To read the actual legal language of the bill, go here: House Bill 455
As I reported earlier today, Governor Carney will have three nominations for the Delaware Senate to confirm by June 30th which would restore the State Board of Education to their seven members after some unexpected resignations in the past couple of months. I still think ALL members of the State Board of Education should be publicly elected.
The State Board of Education still has four members. Which is their quorum amount. Governor Carney, with ten days left in the 149th General Assembly, has not put forth ANY nominations for replacements. Delaware State Code mandates four members on the State Board. If Carney does not put forth nominations until after the General Assembly goes into recess from July 1st until mid-January 2019, he could order the Delaware Senate back into session to confirm nominations. That isn’t unusual but typically doesn’t happen until October when it does occur. Which means our State Board of Education is operating at a bare minimum for the next four months. Which means if just one member doesn’t attend a meeting they can not take action on any item, even approving their minutes.
I have an extreme issue with keeping this body at four members. Any regulation or appeal the State Board hears would only have four members voting. One no-show could shut something down very fast. It is a recipe for disaster. Simply put, they cannot operate the way they are supposed to. As an example, what happens if Secretary of Education Susan Bunting decided to put a charter school on formal review for some reason? The State Board would have to vote on that. Is four members enough to give that conversation the full weight for a matter that serious? There is a reason there are seven members.
I was told by Jon Sheehan, Governor Carney’s Education Policy Advisor, the State Board of Education would be restored by June 30th. So where are the nominations? Since there are none today, that leaves one last Senate Executive Committee meeting to do this, which would be next Wednesday. At that point it is the last week of the General Assembly. I would worry about the quality of the nominations if it is rushed at the last-minute.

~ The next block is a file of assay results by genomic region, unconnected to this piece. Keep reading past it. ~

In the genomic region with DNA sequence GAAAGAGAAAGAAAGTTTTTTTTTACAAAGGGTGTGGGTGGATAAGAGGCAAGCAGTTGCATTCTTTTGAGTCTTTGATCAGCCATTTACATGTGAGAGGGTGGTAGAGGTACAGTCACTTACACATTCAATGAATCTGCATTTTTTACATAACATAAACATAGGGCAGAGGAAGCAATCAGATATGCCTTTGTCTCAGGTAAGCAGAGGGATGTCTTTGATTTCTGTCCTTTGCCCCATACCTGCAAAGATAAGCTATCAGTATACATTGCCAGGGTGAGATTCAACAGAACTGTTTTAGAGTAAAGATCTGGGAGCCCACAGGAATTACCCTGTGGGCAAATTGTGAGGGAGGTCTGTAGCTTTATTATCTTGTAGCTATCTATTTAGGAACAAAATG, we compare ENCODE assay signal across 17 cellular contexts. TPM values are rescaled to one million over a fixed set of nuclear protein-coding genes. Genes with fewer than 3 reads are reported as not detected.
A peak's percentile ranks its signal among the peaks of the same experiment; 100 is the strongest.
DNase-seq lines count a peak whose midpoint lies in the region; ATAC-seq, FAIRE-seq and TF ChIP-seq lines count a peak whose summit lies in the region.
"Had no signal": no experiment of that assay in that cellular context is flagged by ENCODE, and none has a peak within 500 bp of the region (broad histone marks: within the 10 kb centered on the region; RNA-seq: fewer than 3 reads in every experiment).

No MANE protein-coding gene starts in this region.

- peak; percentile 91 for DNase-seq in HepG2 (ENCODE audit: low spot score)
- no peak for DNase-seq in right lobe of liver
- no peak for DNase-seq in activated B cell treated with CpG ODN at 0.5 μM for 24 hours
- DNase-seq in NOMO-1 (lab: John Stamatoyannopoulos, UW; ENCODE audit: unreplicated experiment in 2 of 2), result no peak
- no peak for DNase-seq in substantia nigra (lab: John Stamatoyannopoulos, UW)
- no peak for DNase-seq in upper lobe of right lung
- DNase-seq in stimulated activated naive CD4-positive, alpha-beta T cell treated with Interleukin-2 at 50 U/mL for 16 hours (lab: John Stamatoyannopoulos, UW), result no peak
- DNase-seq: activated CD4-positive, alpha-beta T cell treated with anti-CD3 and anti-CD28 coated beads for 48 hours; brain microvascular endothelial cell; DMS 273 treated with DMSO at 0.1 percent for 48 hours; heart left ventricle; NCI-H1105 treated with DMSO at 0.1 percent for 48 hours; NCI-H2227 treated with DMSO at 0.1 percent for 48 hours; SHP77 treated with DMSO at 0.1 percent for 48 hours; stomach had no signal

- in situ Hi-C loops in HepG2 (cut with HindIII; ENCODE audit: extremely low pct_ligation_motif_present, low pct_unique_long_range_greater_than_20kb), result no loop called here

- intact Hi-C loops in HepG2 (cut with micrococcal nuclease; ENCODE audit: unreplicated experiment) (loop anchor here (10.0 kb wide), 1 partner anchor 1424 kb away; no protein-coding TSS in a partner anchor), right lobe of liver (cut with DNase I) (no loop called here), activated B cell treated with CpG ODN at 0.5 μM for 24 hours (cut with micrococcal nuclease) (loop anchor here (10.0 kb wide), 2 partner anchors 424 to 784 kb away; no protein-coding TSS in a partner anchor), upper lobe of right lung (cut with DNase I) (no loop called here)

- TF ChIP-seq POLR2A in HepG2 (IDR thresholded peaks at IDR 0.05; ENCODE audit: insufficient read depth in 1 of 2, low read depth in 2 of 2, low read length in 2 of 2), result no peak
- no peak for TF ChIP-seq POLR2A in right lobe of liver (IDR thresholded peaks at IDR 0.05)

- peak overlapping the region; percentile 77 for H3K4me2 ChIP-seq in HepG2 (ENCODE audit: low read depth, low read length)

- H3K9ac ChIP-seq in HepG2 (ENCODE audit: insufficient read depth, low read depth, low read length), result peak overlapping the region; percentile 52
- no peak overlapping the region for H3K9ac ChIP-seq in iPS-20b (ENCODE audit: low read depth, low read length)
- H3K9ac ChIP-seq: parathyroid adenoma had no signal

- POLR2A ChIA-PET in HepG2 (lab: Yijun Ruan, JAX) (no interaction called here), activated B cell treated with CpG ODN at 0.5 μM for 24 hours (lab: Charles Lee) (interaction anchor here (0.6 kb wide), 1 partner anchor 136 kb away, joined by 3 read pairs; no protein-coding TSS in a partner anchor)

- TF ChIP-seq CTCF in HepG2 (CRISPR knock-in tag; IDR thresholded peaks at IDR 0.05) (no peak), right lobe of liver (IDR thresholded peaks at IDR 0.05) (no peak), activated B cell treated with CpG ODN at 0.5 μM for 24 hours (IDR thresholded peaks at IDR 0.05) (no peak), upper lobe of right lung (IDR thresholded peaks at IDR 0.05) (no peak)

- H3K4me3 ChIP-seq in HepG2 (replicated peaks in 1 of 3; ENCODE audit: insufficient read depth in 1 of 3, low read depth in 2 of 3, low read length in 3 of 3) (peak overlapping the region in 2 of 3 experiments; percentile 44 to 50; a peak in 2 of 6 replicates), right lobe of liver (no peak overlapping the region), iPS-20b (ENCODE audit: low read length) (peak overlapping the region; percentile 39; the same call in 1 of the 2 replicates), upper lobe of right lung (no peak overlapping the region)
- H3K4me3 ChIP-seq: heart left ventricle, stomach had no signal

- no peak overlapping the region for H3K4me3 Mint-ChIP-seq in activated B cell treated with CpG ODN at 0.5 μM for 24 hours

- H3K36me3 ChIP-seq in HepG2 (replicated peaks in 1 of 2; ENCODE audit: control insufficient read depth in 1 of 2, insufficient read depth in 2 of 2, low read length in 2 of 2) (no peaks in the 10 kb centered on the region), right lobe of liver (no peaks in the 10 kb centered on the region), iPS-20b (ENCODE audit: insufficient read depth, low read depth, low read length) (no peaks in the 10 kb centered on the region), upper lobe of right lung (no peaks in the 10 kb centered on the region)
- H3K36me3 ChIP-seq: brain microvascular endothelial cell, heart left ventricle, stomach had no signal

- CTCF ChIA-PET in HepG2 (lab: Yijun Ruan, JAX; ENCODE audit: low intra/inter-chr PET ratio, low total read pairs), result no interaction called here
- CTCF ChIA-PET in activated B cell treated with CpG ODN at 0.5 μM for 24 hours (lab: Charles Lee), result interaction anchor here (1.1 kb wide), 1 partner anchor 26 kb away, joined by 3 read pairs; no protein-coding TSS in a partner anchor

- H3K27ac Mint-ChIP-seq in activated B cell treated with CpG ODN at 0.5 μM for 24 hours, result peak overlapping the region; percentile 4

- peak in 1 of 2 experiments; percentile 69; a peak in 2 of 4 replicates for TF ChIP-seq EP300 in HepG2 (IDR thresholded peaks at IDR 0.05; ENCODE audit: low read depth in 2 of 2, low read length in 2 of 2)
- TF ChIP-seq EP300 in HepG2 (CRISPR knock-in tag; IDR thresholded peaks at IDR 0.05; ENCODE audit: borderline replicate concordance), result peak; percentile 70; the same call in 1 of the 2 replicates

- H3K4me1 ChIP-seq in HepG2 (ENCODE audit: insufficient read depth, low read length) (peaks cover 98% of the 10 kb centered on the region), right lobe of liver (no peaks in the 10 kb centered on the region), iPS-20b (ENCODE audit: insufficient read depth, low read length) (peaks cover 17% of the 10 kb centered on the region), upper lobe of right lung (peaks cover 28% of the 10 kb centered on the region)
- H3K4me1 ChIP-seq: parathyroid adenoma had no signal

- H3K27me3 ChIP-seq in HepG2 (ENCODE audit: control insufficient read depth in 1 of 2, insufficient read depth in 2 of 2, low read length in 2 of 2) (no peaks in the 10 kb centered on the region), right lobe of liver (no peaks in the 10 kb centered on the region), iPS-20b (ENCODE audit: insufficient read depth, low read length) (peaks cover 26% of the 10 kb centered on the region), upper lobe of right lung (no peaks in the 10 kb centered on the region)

Two weeks ago, the Joint Sunset Committee released the State Board of Education from Sunset review. The only unanswered question is who the State Board’s Executive Director will report to- the State Board, the Delaware Department of Education, or a hybrid of both. Meanwhile, the deadline for applicants to replace Donna Johnson expired June 9th. Which means someone will most likely get that job soon. But will there even be a functional State Board of Education for them to direct?
I still feel as though the State Board of Education should be elected by the people. Having a Governor hand-pick who he wants on the State Board of Education all but ensures people will get picked who would follow his agendas. It is something our legislators could change but nobody wants to tick off the Governor. Many of them agree but lack the stones to actually do it. I say have an elected State Board of Education and get rid of “Secretary-only Regulations”. Those are the ones, like Regulation 225, that the State Board of Education does not vote on. Which is preposterous in my opinion.